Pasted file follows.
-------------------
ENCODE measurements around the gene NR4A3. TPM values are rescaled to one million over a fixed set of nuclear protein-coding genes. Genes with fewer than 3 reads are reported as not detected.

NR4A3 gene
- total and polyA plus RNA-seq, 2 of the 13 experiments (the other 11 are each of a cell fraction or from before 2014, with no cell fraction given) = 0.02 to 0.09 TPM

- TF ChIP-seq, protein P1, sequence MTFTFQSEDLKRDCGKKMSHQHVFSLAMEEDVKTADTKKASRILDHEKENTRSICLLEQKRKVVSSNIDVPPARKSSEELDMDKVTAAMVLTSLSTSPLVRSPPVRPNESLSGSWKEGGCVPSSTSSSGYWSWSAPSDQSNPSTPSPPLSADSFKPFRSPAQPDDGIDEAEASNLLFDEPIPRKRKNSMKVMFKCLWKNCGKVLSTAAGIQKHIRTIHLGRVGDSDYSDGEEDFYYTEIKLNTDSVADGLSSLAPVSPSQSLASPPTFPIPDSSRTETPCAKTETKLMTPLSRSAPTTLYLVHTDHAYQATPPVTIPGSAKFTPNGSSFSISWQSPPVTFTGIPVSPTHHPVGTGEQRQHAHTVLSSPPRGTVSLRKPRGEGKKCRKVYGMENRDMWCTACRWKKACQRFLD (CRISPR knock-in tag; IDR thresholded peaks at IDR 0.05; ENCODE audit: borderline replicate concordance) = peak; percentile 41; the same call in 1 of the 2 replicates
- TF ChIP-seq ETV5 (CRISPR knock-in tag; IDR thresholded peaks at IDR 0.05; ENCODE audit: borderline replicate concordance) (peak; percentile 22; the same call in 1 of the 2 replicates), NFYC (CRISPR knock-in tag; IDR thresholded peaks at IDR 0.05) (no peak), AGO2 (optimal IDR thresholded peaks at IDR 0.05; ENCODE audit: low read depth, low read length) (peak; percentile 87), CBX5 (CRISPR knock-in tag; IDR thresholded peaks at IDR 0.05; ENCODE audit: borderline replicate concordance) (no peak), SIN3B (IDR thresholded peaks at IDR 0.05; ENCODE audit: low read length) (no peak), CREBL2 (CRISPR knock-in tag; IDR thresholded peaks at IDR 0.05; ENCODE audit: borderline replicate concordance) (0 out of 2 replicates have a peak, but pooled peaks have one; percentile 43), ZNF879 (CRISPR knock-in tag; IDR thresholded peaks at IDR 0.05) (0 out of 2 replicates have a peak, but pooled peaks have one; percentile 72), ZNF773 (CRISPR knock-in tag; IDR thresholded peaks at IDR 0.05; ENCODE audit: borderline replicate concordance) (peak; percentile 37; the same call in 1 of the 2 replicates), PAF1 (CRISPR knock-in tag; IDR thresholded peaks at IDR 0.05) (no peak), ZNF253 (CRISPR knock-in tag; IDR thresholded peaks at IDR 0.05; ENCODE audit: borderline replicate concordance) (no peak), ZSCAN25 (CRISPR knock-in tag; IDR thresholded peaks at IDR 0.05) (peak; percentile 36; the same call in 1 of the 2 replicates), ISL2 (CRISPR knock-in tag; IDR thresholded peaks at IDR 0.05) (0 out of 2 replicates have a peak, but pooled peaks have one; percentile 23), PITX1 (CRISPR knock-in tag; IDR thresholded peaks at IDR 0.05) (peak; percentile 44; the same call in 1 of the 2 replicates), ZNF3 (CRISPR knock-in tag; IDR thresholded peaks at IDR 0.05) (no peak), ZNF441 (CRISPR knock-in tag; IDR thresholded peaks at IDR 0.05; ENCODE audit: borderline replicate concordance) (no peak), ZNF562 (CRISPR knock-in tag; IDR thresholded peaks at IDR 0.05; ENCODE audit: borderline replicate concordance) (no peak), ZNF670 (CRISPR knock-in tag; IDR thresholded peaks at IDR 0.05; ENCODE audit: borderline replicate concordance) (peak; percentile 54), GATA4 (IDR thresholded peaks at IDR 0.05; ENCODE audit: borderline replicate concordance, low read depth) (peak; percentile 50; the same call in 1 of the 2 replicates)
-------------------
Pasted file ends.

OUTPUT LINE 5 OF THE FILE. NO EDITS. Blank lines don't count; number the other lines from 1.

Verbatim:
- TF ChIP-seq ETV5 (CRISPR knock-in tag; IDR thresholded peaks at IDR 0.05; ENCODE audit: borderline replicate concordance) (peak; percentile 22; the same call in 1 of the 2 replicates), NFYC (CRISPR knock-in tag; IDR thresholded peaks at IDR 0.05) (no peak), AGO2 (optimal IDR thresholded peaks at IDR 0.05; ENCODE audit: low read depth, low read length) (peak; percentile 87), CBX5 (CRISPR knock-in tag; IDR thresholded peaks at IDR 0.05; ENCODE audit: borderline replicate concordance) (no peak), SIN3B (IDR thresholded peaks at IDR 0.05; ENCODE audit: low read length) (no peak), CREBL2 (CRISPR knock-in tag; IDR thresholded peaks at IDR 0.05; ENCODE audit: borderline replicate concordance) (0 out of 2 replicates have a peak, but pooled peaks have one; percentile 43), ZNF879 (CRISPR knock-in tag; IDR thresholded peaks at IDR 0.05) (0 out of 2 replicates have a peak, but pooled peaks have one; percentile 72), ZNF773 (CRISPR knock-in tag; IDR thresholded peaks at IDR 0.05; ENCODE audit: borderline replicate concordance) (peak; percentile 37; the same call in 1 of the 2 replicates), PAF1 (CRISPR knock-in tag; IDR thresholded peaks at IDR 0.05) (no peak), ZNF253 (CRISPR knock-in tag; IDR thresholded peaks at IDR 0.05; ENCODE audit: borderline replicate concordance) (no peak), ZSCAN25 (CRISPR knock-in tag; IDR thresholded peaks at IDR 0.05) (peak; percentile 36; the same call in 1 of the 2 replicates), ISL2 (CRISPR knock-in tag; IDR thresholded peaks at IDR 0.05) (0 out of 2 replicates have a peak, but pooled peaks have one; percentile 23), PITX1 (CRISPR knock-in tag; IDR thresholded peaks at IDR 0.05) (peak; percentile 44; the same call in 1 of the 2 replicates), ZNF3 (CRISPR knock-in tag; IDR thresholded peaks at IDR 0.05) (no peak), ZNF441 (CRISPR knock-in tag; IDR thresholded peaks at IDR 0.05; ENCODE audit: borderline replicate concordance) (no peak), ZNF562 (CRISPR knock-in tag; IDR thresholded peaks at IDR 0.05; ENCODE audit: borderline replicate concordance) (no peak), ZNF670 (CRISPR knock-in tag; IDR thresholded peaks at IDR 0.05; ENCODE audit: borderline replicate concordance) (peak; percentile 54), GATA4 (IDR thresholded peaks at IDR 0.05; ENCODE audit: borderline replicate concordance, low read depth) (peak; percentile 50; the same call in 1 of the 2 replicates)